Found in tropical waters worldwide, trumpetfish are elongated creatures with long snouts, which they use to swallow small fish and shrimp. The large fish are known to use a variety of tactics to avoid being detected by their prey. They include changing color to blend in with their surroundings and hiding amid the long branches of soft corals. Now, researchers have found that the crafty fish often deceive their prey by hiding behind larger, friendlier fish.
"We see a lot of amazing strategies from animals across the animal kingdom in camouflage and concealment and the ways in which they disguise themselves, and they disguise their intent," said lead author Dr. Sam Matchette from the University of Cambridge. "This will be the first non-human example of a predator using another animal to conceal itself in its approach to its prey."
Dr. Matchette had heard reports of the trumpetfish's clever hunting technique. However, it had never been verified. So, in 2022, he and his colleagues decided to test if the strategy was effective.
The Cambridge researchers attached 3D plastic models of trumpetfish and parrotfish to a wire pulley system and deployed them inside a colony of damselfish. The species is a common prey of the trumpetfish.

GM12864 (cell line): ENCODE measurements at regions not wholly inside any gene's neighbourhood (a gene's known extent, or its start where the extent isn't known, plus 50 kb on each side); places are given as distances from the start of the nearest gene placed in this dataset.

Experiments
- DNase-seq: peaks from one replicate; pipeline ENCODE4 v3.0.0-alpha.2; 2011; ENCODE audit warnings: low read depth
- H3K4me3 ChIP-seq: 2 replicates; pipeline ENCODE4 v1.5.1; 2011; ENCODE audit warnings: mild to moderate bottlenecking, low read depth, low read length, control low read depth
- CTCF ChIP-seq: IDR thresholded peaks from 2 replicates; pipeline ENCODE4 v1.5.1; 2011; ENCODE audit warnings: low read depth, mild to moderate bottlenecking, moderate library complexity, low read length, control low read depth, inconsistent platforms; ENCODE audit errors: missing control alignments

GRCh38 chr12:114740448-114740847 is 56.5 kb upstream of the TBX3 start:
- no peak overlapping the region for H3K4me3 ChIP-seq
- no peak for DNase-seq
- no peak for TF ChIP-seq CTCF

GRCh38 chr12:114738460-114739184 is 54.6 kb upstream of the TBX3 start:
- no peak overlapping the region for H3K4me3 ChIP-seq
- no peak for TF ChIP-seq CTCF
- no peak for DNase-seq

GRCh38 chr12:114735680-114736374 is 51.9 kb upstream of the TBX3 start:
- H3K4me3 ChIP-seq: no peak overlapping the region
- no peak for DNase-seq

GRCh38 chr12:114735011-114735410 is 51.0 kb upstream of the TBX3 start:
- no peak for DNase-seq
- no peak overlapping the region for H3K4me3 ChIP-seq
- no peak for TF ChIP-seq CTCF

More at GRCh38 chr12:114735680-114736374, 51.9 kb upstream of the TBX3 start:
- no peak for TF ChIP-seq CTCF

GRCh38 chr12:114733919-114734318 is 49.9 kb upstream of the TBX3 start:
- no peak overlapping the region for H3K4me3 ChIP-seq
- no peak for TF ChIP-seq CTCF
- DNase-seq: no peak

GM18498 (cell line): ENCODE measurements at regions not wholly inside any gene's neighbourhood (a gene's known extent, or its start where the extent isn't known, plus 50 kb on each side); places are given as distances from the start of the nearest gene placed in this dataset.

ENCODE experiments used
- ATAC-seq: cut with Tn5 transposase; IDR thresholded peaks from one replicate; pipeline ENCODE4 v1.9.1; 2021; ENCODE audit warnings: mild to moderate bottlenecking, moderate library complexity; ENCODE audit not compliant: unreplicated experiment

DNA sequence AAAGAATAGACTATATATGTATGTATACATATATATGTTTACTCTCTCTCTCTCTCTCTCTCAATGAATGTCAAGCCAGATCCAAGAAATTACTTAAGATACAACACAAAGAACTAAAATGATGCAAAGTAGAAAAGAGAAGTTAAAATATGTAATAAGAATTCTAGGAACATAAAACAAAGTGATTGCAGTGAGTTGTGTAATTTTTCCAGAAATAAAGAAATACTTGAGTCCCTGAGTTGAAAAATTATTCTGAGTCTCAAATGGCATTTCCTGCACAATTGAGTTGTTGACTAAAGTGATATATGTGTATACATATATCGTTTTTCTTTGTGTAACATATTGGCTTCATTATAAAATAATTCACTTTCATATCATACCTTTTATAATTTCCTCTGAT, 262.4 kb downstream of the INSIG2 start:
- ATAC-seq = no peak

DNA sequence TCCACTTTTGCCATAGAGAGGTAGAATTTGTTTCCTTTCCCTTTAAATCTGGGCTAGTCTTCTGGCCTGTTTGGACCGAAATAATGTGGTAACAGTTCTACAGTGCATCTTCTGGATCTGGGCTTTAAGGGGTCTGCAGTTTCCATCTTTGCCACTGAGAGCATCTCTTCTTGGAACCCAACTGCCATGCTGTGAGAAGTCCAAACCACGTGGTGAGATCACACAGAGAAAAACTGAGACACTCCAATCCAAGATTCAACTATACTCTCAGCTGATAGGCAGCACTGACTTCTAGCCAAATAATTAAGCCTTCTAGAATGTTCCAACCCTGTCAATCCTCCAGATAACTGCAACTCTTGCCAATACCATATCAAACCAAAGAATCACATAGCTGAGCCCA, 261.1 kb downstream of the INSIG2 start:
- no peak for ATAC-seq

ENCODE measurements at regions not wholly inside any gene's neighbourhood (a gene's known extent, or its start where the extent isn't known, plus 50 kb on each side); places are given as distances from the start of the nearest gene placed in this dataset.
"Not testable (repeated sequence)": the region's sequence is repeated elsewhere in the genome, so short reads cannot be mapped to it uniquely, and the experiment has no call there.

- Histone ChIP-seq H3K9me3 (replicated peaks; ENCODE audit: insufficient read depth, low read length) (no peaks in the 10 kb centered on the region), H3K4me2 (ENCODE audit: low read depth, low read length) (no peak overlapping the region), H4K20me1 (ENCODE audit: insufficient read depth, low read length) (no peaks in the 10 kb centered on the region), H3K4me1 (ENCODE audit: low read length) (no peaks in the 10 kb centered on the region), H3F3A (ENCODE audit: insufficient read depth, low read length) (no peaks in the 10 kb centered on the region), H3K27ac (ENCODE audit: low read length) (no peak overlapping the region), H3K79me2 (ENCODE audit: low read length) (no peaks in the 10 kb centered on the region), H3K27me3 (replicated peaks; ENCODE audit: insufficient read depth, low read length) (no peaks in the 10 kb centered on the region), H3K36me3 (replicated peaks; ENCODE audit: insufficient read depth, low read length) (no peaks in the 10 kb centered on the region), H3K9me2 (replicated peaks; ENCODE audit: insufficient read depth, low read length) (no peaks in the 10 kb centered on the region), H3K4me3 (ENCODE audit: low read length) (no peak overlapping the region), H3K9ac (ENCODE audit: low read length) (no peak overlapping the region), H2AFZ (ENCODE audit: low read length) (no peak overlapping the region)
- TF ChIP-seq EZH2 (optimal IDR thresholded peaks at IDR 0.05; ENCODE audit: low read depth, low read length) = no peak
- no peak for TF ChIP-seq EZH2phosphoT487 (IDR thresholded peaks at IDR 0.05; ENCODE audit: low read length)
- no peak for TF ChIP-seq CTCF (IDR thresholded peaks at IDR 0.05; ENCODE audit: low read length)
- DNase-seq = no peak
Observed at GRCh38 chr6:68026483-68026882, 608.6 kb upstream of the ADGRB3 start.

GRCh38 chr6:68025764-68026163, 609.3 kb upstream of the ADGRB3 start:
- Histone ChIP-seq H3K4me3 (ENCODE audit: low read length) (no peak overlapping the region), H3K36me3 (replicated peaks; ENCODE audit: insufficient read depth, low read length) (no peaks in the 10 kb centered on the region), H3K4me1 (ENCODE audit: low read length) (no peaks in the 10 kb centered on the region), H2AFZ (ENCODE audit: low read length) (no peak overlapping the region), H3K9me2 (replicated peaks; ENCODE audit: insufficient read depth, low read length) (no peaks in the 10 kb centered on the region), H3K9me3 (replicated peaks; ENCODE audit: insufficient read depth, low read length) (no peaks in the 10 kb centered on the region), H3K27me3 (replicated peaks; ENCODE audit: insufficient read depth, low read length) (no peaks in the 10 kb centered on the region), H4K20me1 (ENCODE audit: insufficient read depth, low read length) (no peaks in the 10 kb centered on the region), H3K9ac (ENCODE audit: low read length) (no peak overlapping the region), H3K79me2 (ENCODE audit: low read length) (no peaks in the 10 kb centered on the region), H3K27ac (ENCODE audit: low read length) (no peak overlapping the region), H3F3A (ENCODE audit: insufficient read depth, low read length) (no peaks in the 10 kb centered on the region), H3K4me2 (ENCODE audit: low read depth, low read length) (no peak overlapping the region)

The scientists began by pulling only the 3D parrotfish over the damselfish habitat. They then tugged just the trumpetfish model. The final experiment involved attaching the trumpetfish to the side of the parrotfish and moving the pair together.
Sure enough, the fake parrotfish passing above did not alarm the damselfish. However, when the trumpetfish "swam" past, they fled. The damselfish reacted similarly when the two fish went across the wire. But the response was slightly delayed since they could not see the trumpetfish until it was much closer. The researchers say this proves the clever hunting method works.
This is the first time a "stalking horse strategy," similar to the one used by humans, has been observed in animals. Historically, human duck hunters would hide behind horses or cattle when approaching the birds to avoid being detected. However, the Cambridge scientists, who published their findings in the journal Current Biology on August 7, 2023, believe other sea creatures may also be using it.
Resources: Livescience.com, Smithsonianmag.com, lamar.edu